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The Effects of Weathering & Mechanical Weathering

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by

Johna Pozycki

on 21 April 2014

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Transcript of The Effects of Weathering & Mechanical Weathering

The Effects of Weathering & Mechanical Weathering
Miss Pozycki
What is weathering?
Weathering
is the process that breaks down rock and other substances at Earth's surface.
Forces of Weathering
The forces of weathering
break rocks into smaller and smaller pieces
. Then the forces of
erosion
carry the pieces away.
Mechanical Weathering!
*If you hit a rock hard enough with a hammer, the rock will break into numerous pieces. Some forces of weathering can also break rock into numerous pieces.
Mechanical weathering
is the type of weathering in which a rock is broken into smaller pieces.

These smaller rocks have the same composition, or make up, as the original rock they came from.

If you have ever seen rocks that are cracked or peeling in layers, then YOU HAVE SEEN ROCKS UNDERGOING MECHANICAL WEATHERING!!
The Forces of Mechanical Weathering
Lets refresh our memory....
Freezing and Thawing
In liquid form, water is able to penetrate the many holes, joints, and fissures within a rock. As the temperature drops below 32 ° F, this water freezes. As water
freezes
, it
expands
, becoming about 10%
larger
than it was in liquid form. The result is that the holes and cracks in rocks are pushed outward. Even the strongest rocks are no match for this force.
Release of Pressure
As erosion removes material from the surface of a mass of rock, pressure on the rock is reduced. This release of pressure causes the outside of the rock to crack and flake off like layers of an onion.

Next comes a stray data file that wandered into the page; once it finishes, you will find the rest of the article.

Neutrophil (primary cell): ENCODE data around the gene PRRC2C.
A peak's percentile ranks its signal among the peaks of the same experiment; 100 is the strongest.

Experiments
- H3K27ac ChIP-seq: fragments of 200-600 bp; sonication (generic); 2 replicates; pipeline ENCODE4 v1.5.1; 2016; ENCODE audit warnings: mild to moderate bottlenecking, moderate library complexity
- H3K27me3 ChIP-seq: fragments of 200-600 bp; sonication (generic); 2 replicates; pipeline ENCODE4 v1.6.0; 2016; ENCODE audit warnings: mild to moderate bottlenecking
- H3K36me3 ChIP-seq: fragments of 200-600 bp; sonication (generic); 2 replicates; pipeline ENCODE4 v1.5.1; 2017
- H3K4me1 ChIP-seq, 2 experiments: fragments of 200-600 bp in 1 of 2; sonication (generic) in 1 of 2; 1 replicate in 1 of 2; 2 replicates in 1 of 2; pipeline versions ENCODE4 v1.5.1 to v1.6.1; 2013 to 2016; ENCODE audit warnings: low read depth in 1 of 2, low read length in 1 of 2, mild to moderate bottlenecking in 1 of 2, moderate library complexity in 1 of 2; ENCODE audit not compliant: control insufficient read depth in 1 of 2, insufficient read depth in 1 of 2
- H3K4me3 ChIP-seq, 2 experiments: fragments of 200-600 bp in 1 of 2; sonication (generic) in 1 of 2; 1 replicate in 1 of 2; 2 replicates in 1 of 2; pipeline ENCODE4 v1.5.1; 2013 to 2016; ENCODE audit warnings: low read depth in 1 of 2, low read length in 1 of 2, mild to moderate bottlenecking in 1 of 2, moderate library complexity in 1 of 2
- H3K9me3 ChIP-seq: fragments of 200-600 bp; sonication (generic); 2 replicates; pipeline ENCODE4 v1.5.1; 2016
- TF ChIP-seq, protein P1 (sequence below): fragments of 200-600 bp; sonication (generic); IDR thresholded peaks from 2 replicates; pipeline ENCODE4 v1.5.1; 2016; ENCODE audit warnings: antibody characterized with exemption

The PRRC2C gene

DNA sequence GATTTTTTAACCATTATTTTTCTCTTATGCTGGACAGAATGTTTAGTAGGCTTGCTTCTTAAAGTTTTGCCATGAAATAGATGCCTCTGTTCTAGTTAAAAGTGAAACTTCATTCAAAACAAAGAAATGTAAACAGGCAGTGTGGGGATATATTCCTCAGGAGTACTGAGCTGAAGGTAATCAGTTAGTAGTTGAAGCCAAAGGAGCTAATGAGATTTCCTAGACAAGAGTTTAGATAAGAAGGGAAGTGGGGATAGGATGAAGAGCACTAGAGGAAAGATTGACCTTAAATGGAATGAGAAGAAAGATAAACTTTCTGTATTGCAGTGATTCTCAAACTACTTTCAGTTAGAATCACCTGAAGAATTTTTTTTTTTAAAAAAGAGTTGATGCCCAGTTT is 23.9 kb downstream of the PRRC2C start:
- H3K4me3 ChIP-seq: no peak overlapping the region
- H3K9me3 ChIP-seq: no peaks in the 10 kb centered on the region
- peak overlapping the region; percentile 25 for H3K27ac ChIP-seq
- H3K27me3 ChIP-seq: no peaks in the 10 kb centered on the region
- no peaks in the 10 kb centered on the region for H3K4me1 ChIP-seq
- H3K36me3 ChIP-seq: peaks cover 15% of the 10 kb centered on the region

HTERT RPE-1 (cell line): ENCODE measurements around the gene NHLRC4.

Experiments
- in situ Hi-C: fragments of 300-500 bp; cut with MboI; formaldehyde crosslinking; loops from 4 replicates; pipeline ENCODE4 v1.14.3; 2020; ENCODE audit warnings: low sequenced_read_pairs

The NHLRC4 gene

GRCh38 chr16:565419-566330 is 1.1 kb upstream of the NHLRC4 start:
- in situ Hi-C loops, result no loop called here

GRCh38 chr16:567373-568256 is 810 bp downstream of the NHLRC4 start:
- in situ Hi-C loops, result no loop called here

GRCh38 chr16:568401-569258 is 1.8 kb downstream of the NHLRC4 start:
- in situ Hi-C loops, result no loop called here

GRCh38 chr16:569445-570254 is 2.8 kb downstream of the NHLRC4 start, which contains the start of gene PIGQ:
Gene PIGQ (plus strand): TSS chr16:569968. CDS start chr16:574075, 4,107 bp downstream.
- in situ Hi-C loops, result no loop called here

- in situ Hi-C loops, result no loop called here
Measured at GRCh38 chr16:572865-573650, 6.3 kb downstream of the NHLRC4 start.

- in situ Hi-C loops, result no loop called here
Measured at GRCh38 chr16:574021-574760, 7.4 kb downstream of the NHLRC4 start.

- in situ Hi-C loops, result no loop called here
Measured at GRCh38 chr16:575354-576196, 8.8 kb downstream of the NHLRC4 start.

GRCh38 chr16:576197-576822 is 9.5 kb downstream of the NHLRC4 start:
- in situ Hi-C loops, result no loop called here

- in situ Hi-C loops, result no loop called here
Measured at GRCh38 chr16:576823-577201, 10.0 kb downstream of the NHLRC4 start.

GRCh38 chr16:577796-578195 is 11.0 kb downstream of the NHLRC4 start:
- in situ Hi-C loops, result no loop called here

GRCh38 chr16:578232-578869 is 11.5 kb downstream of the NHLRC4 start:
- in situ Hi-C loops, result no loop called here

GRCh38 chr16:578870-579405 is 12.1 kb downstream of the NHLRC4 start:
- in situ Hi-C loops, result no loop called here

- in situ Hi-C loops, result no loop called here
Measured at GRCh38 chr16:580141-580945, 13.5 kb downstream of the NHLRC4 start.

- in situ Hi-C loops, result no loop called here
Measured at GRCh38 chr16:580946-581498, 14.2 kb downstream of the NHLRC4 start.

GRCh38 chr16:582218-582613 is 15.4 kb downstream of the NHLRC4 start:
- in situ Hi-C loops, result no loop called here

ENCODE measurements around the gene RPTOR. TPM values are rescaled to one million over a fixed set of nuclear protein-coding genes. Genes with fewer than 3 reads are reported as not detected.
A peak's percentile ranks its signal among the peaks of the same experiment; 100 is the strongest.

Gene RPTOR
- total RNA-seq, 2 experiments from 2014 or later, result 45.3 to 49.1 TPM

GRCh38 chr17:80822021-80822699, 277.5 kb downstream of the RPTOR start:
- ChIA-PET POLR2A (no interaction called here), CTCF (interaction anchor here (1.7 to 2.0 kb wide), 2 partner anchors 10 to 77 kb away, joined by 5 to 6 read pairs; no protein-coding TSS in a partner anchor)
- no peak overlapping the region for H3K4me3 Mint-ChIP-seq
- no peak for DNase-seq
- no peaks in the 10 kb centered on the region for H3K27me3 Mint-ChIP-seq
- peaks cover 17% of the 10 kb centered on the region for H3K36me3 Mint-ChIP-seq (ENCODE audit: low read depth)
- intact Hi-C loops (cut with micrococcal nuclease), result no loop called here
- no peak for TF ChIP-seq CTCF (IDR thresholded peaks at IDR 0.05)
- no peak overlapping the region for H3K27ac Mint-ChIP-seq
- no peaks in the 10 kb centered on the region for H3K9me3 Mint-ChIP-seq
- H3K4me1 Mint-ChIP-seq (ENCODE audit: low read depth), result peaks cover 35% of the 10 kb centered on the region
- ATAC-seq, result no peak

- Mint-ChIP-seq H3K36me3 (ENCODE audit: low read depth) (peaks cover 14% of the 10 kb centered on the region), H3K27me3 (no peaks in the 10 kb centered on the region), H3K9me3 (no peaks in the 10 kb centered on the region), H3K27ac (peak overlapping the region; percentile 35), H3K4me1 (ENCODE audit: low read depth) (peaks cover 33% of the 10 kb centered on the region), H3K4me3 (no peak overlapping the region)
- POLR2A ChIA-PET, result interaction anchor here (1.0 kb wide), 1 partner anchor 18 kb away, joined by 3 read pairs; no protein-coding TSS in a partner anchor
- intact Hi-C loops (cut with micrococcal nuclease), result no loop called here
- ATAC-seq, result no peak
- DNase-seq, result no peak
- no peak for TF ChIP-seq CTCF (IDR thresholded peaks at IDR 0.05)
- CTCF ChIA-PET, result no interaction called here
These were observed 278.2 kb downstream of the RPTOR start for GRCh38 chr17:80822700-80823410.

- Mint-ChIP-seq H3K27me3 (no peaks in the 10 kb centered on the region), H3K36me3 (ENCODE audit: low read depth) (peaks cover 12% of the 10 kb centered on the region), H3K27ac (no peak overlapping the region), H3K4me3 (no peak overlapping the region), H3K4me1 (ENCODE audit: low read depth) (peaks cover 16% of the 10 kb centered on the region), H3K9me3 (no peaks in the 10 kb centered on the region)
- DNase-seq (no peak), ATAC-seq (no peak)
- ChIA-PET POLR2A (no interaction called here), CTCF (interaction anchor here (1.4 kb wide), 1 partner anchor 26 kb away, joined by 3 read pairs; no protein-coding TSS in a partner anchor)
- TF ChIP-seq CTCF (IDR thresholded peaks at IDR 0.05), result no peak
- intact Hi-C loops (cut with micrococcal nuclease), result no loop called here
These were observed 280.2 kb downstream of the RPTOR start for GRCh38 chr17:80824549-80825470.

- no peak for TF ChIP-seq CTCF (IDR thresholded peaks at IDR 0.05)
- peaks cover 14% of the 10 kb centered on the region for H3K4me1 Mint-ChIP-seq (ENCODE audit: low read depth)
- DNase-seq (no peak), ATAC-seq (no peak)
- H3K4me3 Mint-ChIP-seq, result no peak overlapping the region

Plant Growth
Roots of trees and other plants enter cracks in rocks. As the roots grow, they force the cracks farther apart. Over time, the roots of even small plants can pry apart cracked rocks.
Abrasion
Wind, water, or ice can wear away exposed rock surfaces over a period of time. Sand and other rock particles are then carried away. Imagine rubbing sand paper on wood over a period of time.
What factors contribute to weathering?

Heat
Cold
Water
Ice

Examples of weathering:
wearing down of mountains
bicycles rusting
paint peeling
sidewalks cracking
potholes forming
Erosion-
the movement of rock particles by wind, water, ice, or gravity.
Weathering and erosion work together continuously to wear down and carry away rocks at Earth's surface.
There are TWO types of weathering we will be learning about:
mechanical
and
chemical
. Today, we will focus on....
Mechanical weathering breaks rock into pieces by:
freezing and thawing
release of pressure
growth of plants
actions of animals
abrasion
Mechanical weathering is a
slow
process.


Over long periods of time, it does more than just wear down rocks! Mechanical weathering can wear away
whole mountains
!


1. freezing and thawing
2. release of pressure
3. growth of plants
4. actions of animals
5. abrasion
As the water thaws, it is then able to penetrate further into the widened space, where it later freezes yet again. The expansion of holes and cracks is very slow.
However
, water does not mind. It is very patient. Month after month, year after year, water
freezes and thaws over and over
, creating larger and larger holes and cracks in the rocks.
Review:
Water seeps into cracks in rocks
Temperature drops (below 32° F)
Water expands when frozen
Ice acts like a wedge- a simple machine that forces things apart
Wedges of ice in the rock widen and deepen cracks
Ice melts
Water seeps deeper
Freeze and thaw process repeats!

Animal Actions
Animals that burrow in the ground-- including moles, gophers, prairie dogs, and some insects- loosen and break apart rocks in the soil.
Some animals, such as lichens and mosses can squeeze into cracks and crevices, where they take root. As they grow, so do the cracks, eventually splitting into bits and pieces.
Full transcript